In this issue
Here and now
News feature: Going it alone (free article)
The perils and pitfalls of private practice
The big issues
Experts by experience
Steph Jones asks why her experience of mental distress might help her be a better therapist
Three in the room
Catriona Wrottesley outlines the important ‘third position’ of the couple counsellor
Who cares for the wounded carers?
Counsellors working with severe trauma need protection from trauma too, writes Fiona Dunkley
Crap life disorder
Michelle Higgins questions giving children mental health diagnoses
Wisdom from experience
John McLeod’s top picks from the journals
Elsa’s new job means she must leave her clients
How do you end sessions?
Pilates helps Dawn Humberstone tune into her body
Marie Adams answers our questionnaire
BACP news: New data protection regulation
Susan Dale explains how the General Data Protection Regulations will change how we can store and use client data
I have had a lot of correspondence in the past couple of weeks with BACP colleagues and with readers about how the magazine could better serve its student readership. After all, as one student reader pointed out to me, with some asperity and a lot of accuracy, students are tomorrow’s qualified members and the future of the profession.
Therapy Today should be reaching out to engage and nurture them, and flag up their concerns, battles and dilemmas (which are, very often, directly related to the future of the profession, since how they are trained affects what kind of therapy future generations will receive). My problem is how to contact trainee therapists for their ideas, as they have no identifiable forum within BACP – at present, at least. So, if you are a student and have ideas about what you would like to read in Therapy Today that’s specifically for you, and if you would like to contribute, please email me.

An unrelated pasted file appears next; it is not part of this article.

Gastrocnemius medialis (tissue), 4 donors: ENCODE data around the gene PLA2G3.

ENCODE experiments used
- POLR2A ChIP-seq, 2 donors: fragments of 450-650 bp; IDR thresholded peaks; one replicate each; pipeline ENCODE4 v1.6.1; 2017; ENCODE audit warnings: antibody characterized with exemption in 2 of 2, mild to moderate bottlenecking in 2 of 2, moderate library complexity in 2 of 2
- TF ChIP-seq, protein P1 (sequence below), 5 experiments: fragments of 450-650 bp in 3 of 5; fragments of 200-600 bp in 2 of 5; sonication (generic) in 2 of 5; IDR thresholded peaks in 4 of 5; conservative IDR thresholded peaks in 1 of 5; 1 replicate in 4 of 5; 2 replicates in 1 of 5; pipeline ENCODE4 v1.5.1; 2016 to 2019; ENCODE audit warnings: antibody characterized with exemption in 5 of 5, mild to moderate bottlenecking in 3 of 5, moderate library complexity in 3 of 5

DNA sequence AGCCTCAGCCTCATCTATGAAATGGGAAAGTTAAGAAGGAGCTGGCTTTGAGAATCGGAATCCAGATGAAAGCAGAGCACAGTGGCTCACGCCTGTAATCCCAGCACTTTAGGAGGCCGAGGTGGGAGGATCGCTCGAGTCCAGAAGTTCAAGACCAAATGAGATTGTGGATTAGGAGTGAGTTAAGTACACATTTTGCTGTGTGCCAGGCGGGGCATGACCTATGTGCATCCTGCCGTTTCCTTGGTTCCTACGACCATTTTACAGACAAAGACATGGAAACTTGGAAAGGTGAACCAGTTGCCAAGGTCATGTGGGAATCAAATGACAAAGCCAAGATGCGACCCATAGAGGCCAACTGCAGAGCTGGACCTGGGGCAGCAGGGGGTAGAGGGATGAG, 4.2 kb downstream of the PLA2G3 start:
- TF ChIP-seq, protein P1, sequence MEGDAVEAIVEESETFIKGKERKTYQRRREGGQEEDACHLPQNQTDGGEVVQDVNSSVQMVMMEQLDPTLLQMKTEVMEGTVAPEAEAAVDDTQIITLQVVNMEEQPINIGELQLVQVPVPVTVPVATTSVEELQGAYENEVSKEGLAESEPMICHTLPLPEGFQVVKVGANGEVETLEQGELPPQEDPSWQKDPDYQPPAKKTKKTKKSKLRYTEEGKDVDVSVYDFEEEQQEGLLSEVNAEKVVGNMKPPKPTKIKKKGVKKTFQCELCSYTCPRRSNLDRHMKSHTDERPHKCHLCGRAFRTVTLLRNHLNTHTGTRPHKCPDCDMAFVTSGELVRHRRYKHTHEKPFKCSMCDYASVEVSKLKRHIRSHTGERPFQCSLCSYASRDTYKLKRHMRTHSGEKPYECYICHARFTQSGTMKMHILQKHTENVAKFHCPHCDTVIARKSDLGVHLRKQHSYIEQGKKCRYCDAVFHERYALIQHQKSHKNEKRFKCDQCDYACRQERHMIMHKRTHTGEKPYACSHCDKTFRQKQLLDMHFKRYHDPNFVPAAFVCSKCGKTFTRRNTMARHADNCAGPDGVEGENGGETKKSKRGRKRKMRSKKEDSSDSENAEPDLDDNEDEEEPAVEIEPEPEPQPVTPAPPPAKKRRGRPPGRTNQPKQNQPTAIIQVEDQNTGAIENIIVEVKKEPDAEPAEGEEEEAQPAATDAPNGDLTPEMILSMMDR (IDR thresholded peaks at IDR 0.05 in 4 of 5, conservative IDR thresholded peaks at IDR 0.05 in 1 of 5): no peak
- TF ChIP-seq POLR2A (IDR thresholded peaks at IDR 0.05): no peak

Turning to this month’s issue, many newly qualified therapists are finding themselves thrown into private practice, whether they feel ready for it or not, because there are so few paid posts out there. So, this month’s news feature will be of particular interest. I’d also like to draw readers’ attention to the Research Matters pages, which are stuffed with interesting studies – most notably, for me, one that looked at the impact on therapy outcomes of a warm and welcoming reception/ist in counselling services – an overlooked factor in the literature. We also have some thought-provoking responses to the December News Feature, ‘Putting gender on the agenda’, and John Rowan’s Turning Point on ‘sacking’ clients in the extended Letters pages.
It’s easy to set up in private practice, isn’t it?
There is no expensive equipment to invest in, you just need two chairs and a private space to talk, don’t you? To an outsider, it must look like a breeze.
While there are more therapists in private practice than ever before, setting up and making a success of it is far more complicated than it looks. As the thousands of us who do it, or have done it, will testify, there are many practical, financial, psychological and even digital roadblocks to overcome. So, this month we’re publishing a special news feature for the thousands of you who will attempt it at some point in the future.
I happen to thrive in the climate of self-reliance that private practice requires, and I value the freedoms and choices it gives me, from when to work to what type of work I’ll do. But of course, it doesn’t suit everybody.
Is it right for you? Find out in our news feature.
Rachel Shattock Dawson